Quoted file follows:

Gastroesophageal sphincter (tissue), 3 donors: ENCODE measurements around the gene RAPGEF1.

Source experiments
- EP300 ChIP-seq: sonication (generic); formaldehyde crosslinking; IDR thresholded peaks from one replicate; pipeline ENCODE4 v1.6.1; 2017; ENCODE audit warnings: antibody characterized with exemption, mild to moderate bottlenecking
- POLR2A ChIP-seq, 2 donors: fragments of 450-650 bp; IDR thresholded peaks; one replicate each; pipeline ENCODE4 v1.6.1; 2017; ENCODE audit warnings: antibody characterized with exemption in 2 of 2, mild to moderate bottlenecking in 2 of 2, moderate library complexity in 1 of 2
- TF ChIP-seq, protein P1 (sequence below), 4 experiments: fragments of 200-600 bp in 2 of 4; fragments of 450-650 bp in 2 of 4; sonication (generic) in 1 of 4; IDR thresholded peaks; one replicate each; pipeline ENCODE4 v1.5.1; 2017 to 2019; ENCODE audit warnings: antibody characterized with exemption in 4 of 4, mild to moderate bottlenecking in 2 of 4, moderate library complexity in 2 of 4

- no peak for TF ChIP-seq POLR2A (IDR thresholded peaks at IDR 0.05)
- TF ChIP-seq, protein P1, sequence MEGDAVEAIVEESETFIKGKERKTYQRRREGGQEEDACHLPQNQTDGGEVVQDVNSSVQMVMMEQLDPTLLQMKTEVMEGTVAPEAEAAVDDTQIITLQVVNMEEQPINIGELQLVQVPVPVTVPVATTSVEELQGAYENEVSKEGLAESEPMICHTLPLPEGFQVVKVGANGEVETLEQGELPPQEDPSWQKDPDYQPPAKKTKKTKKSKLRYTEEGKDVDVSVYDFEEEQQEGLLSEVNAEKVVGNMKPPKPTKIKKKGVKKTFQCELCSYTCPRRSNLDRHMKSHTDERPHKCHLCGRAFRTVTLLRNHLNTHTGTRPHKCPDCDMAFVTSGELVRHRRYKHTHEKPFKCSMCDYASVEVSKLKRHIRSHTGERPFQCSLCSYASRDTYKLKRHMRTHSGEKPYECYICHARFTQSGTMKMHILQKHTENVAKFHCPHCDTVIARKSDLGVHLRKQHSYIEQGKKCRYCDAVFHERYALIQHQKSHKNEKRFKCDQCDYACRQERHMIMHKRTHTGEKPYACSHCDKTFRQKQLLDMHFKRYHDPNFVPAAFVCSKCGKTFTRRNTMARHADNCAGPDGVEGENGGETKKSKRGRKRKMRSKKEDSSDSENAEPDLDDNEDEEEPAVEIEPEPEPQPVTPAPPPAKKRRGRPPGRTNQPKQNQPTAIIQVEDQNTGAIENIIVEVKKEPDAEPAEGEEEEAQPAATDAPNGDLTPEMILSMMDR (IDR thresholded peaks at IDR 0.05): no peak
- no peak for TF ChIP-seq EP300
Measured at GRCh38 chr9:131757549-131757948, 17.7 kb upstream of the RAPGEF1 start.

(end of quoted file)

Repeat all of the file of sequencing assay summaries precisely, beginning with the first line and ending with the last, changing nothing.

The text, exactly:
Gastroesophageal sphincter (tissue), 3 donors: ENCODE measurements around the gene RAPGEF1.

Source experiments
- EP300 ChIP-seq: sonication (generic); formaldehyde crosslinking; IDR thresholded peaks from one replicate; pipeline ENCODE4 v1.6.1; 2017; ENCODE audit warnings: antibody characterized with exemption, mild to moderate bottlenecking
- POLR2A ChIP-seq, 2 donors: fragments of 450-650 bp; IDR thresholded peaks; one replicate each; pipeline ENCODE4 v1.6.1; 2017; ENCODE audit warnings: antibody characterized with exemption in 2 of 2, mild to moderate bottlenecking in 2 of 2, moderate library complexity in 1 of 2
- TF ChIP-seq, protein P1 (sequence below), 4 experiments: fragments of 200-600 bp in 2 of 4; fragments of 450-650 bp in 2 of 4; sonication (generic) in 1 of 4; IDR thresholded peaks; one replicate each; pipeline ENCODE4 v1.5.1; 2017 to 2019; ENCODE audit warnings: antibody characterized with exemption in 4 of 4, mild to moderate bottlenecking in 2 of 4, moderate library complexity in 2 of 4

- no peak for TF ChIP-seq POLR2A (IDR thresholded peaks at IDR 0.05)
- TF ChIP-seq, protein P1, sequence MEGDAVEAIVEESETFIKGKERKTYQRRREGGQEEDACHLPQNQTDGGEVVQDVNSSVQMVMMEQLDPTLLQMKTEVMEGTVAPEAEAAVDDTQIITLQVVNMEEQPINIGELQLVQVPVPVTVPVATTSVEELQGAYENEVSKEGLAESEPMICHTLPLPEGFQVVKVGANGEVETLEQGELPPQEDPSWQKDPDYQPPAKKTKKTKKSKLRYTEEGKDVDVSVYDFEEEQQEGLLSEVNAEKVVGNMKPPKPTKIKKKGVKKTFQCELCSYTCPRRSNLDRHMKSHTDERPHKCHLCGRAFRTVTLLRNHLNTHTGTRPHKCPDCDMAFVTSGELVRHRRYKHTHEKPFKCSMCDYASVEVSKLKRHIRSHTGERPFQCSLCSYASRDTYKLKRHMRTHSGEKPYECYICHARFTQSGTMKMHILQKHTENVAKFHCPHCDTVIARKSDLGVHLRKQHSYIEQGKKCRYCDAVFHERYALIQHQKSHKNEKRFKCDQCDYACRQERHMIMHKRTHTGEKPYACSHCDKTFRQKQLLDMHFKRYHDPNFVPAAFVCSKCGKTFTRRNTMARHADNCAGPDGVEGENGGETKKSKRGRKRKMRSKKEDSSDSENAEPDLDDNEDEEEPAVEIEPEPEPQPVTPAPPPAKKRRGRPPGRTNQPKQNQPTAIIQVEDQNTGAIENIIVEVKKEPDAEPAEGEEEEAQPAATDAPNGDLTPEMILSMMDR (IDR thresholded peaks at IDR 0.05): no peak
- no peak for TF ChIP-seq EP300
Measured at GRCh38 chr9:131757549-131757948, 17.7 kb upstream of the RAPGEF1 start.